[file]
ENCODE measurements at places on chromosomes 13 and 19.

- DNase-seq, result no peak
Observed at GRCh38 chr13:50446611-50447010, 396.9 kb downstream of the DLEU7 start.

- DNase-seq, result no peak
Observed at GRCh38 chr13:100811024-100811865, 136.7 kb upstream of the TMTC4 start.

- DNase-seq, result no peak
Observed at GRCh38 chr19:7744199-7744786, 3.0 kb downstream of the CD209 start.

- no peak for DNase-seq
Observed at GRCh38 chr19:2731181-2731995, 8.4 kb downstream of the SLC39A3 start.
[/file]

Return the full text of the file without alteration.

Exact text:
ENCODE measurements at places on chromosomes 13 and 19.

- DNase-seq, result no peak
Observed at GRCh38 chr13:50446611-50447010, 396.9 kb downstream of the DLEU7 start.

- DNase-seq, result no peak
Observed at GRCh38 chr13:100811024-100811865, 136.7 kb upstream of the TMTC4 start.

- DNase-seq, result no peak
Observed at GRCh38 chr19:7744199-7744786, 3.0 kb downstream of the CD209 start.

- no peak for DNase-seq
Observed at GRCh38 chr19:2731181-2731995, 8.4 kb downstream of the SLC39A3 start.